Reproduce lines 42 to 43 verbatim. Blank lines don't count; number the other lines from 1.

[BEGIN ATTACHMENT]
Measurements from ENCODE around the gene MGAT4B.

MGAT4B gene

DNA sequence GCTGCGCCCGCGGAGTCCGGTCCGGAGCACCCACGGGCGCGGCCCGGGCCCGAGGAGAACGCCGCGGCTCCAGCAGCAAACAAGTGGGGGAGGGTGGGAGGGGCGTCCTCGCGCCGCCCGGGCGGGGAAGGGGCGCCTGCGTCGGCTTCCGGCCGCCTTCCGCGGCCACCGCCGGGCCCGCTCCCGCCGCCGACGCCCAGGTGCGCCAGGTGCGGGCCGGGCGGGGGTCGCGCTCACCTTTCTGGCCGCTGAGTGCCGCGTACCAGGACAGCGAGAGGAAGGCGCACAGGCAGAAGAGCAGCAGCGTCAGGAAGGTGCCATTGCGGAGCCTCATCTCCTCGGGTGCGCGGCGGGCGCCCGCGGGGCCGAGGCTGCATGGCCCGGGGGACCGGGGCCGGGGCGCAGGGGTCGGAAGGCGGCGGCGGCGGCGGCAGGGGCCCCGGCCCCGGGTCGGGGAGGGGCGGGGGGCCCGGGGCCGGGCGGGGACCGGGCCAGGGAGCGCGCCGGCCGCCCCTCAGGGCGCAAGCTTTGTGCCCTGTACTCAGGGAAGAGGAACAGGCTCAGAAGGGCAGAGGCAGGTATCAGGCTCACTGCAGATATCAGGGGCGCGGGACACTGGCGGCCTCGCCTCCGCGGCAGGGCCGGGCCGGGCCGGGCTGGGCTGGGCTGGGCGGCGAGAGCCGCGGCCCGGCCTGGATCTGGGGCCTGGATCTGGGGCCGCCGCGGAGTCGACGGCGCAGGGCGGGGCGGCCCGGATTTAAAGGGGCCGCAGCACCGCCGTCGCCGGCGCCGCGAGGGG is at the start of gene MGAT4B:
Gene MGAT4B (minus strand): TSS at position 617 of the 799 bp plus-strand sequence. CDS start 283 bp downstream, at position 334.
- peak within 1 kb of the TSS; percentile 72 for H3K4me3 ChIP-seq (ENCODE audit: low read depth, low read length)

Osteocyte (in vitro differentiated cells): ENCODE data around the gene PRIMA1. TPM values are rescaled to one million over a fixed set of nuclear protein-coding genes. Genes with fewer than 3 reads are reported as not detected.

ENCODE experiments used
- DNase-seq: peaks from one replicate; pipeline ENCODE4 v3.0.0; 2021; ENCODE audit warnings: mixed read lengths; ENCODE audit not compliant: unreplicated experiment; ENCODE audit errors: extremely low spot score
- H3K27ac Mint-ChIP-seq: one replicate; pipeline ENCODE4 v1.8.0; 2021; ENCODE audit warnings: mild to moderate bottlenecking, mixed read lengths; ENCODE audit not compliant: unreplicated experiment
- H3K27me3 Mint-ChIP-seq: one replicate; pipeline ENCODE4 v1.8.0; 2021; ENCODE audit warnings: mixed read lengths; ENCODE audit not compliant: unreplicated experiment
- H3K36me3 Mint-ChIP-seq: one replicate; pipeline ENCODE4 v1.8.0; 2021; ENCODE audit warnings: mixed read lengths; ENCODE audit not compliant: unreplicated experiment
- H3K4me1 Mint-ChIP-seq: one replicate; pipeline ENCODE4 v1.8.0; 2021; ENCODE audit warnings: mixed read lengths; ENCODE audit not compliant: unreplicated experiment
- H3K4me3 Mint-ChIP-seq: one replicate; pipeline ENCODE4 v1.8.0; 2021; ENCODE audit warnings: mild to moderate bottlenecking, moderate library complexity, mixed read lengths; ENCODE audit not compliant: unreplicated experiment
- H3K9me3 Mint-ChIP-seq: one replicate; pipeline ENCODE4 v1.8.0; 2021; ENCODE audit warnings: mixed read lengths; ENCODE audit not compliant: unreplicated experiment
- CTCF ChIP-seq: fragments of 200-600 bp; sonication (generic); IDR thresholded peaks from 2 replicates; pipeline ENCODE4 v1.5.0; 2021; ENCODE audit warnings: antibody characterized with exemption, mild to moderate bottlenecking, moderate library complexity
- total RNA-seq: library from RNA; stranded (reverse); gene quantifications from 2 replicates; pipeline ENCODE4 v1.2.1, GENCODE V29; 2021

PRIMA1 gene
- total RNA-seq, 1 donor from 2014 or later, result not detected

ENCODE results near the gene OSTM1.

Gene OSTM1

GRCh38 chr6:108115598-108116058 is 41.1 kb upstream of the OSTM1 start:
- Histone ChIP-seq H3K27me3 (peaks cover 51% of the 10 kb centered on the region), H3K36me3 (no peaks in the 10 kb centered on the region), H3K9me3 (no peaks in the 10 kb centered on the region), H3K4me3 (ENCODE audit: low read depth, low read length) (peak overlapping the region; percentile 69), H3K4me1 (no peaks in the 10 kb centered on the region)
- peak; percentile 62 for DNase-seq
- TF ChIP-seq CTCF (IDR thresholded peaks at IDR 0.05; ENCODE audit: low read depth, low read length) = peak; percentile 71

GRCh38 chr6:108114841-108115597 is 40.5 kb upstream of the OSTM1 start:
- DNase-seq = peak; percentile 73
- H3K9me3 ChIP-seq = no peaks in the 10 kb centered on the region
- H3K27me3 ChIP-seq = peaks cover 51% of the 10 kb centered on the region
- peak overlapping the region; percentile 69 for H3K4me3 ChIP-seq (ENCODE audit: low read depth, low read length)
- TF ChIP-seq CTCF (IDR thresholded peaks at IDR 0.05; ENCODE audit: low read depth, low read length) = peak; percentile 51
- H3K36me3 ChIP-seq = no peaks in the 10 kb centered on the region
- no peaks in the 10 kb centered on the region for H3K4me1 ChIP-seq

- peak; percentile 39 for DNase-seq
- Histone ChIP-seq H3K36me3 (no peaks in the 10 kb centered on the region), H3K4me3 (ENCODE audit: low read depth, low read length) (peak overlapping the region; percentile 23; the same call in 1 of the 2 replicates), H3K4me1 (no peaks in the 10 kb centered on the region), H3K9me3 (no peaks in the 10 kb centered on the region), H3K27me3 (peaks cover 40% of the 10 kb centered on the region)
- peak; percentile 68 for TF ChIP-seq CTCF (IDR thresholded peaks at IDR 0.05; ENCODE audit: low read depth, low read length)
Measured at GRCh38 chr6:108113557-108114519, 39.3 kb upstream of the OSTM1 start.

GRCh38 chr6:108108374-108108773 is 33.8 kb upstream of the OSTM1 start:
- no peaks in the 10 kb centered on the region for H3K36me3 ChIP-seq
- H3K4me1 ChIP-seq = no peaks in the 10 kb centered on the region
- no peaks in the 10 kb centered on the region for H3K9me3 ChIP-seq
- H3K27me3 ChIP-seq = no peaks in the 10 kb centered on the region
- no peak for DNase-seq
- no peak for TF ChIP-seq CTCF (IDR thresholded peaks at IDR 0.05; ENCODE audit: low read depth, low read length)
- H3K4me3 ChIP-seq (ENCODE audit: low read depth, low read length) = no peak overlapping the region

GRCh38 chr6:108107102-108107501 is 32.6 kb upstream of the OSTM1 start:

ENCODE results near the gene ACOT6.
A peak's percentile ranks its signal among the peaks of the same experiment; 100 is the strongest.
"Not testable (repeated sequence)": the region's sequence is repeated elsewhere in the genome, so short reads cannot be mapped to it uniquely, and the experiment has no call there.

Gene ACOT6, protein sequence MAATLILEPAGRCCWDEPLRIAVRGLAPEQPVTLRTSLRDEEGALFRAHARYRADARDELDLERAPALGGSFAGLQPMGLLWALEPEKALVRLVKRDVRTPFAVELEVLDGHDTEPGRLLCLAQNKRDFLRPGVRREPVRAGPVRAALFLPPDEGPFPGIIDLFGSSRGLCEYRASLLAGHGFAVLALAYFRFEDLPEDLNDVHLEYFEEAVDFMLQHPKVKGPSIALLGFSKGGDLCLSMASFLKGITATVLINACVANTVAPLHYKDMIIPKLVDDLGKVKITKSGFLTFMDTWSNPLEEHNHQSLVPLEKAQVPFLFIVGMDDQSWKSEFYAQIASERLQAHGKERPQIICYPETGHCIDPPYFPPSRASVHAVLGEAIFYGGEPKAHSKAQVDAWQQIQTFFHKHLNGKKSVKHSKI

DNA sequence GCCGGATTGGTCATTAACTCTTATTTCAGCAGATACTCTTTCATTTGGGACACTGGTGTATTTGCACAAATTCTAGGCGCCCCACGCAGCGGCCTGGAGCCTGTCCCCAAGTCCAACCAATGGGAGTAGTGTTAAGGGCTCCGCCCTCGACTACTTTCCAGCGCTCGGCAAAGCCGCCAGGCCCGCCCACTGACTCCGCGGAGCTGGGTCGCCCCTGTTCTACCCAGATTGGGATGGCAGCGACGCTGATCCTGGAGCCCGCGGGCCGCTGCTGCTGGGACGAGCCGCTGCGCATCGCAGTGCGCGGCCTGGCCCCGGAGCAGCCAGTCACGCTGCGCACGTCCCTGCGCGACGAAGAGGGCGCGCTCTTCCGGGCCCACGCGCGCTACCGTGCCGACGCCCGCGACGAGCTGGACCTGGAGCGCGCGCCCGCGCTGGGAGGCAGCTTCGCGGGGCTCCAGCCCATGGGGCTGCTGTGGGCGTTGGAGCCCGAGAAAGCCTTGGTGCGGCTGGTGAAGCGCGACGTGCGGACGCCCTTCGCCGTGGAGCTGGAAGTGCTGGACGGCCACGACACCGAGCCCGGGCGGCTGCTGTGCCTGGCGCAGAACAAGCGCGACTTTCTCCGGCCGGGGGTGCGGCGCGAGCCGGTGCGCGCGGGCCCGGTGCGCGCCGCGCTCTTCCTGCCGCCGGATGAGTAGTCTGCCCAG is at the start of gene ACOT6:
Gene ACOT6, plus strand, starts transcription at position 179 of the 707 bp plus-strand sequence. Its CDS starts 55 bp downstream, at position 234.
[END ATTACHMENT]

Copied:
- no peak for DNase-seq
- no peak for TF ChIP-seq CTCF (IDR thresholded peaks at IDR 0.05; ENCODE audit: low read depth, low read length)